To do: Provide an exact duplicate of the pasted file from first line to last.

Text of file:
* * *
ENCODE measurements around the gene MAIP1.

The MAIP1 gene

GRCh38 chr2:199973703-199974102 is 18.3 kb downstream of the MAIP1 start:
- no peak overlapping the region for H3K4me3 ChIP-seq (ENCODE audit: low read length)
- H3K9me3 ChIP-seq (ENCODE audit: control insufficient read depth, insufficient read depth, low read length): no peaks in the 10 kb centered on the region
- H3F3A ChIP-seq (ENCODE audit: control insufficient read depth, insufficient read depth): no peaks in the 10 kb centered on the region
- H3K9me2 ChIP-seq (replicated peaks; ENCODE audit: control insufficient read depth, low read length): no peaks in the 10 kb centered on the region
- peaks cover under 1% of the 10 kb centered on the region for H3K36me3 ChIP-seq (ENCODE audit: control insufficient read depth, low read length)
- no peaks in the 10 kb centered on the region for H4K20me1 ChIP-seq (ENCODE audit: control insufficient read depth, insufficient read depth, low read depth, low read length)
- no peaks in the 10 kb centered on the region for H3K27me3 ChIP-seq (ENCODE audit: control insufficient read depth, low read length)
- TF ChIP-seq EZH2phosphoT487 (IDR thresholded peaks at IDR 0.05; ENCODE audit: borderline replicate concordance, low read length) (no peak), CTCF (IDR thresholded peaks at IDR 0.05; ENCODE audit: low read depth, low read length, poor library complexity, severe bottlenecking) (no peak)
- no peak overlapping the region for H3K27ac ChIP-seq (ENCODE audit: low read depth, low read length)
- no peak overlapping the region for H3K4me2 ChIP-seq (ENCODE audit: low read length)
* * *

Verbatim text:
ENCODE measurements around the gene MAIP1.

The MAIP1 gene

GRCh38 chr2:199973703-199974102 is 18.3 kb downstream of the MAIP1 start:
- no peak overlapping the region for H3K4me3 ChIP-seq (ENCODE audit: low read length)
- H3K9me3 ChIP-seq (ENCODE audit: control insufficient read depth, insufficient read depth, low read length): no peaks in the 10 kb centered on the region
- H3F3A ChIP-seq (ENCODE audit: control insufficient read depth, insufficient read depth): no peaks in the 10 kb centered on the region
- H3K9me2 ChIP-seq (replicated peaks; ENCODE audit: control insufficient read depth, low read length): no peaks in the 10 kb centered on the region
- peaks cover under 1% of the 10 kb centered on the region for H3K36me3 ChIP-seq (ENCODE audit: control insufficient read depth, low read length)
- no peaks in the 10 kb centered on the region for H4K20me1 ChIP-seq (ENCODE audit: control insufficient read depth, insufficient read depth, low read depth, low read length)
- no peaks in the 10 kb centered on the region for H3K27me3 ChIP-seq (ENCODE audit: control insufficient read depth, low read length)
- TF ChIP-seq EZH2phosphoT487 (IDR thresholded peaks at IDR 0.05; ENCODE audit: borderline replicate concordance, low read length) (no peak), CTCF (IDR thresholded peaks at IDR 0.05; ENCODE audit: low read depth, low read length, poor library complexity, severe bottlenecking) (no peak)
- no peak overlapping the region for H3K27ac ChIP-seq (ENCODE audit: low read depth, low read length)
- no peak overlapping the region for H3K4me2 ChIP-seq (ENCODE audit: low read length)